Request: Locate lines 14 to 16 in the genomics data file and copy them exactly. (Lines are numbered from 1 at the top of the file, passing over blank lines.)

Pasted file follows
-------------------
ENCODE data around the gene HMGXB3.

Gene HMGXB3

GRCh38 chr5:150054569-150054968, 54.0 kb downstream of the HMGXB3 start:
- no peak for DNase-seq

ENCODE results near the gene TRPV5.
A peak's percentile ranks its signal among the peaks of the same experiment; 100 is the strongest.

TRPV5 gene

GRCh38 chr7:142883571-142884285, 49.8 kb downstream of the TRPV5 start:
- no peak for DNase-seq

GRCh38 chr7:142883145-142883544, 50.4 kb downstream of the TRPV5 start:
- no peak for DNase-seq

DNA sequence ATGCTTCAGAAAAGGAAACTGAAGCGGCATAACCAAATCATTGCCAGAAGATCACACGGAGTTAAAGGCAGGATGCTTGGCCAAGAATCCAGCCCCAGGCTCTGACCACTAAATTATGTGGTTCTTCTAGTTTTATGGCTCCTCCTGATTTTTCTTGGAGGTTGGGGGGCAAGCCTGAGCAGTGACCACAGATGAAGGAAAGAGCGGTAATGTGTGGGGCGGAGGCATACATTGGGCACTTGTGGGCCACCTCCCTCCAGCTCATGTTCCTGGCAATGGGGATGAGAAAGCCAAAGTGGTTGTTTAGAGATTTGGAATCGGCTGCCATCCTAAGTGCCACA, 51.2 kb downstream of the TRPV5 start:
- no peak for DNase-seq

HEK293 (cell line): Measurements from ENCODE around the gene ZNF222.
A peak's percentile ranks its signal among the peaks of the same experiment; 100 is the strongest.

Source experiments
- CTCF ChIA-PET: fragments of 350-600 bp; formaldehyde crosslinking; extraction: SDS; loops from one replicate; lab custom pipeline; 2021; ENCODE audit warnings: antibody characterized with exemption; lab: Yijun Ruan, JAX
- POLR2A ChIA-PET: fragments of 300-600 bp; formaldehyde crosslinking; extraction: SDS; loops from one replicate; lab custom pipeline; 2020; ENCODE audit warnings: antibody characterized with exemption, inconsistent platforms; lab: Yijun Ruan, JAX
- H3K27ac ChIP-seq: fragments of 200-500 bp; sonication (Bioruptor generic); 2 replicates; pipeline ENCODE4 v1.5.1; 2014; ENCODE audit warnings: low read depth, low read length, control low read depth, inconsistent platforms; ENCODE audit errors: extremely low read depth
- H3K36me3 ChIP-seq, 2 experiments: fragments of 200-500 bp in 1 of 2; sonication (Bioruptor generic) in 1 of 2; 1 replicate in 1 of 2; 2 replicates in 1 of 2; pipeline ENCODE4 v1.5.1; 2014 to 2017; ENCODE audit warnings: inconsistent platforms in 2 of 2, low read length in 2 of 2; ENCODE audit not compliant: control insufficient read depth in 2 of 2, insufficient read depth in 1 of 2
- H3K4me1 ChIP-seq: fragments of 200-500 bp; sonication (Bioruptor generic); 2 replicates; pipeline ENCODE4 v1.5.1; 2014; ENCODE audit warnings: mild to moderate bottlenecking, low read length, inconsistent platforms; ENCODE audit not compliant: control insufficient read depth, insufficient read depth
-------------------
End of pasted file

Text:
HEK293 (cell line): Measurements from ENCODE around the gene ZNF222.
A peak's percentile ranks its signal among the peaks of the same experiment; 100 is the strongest.

Source experiments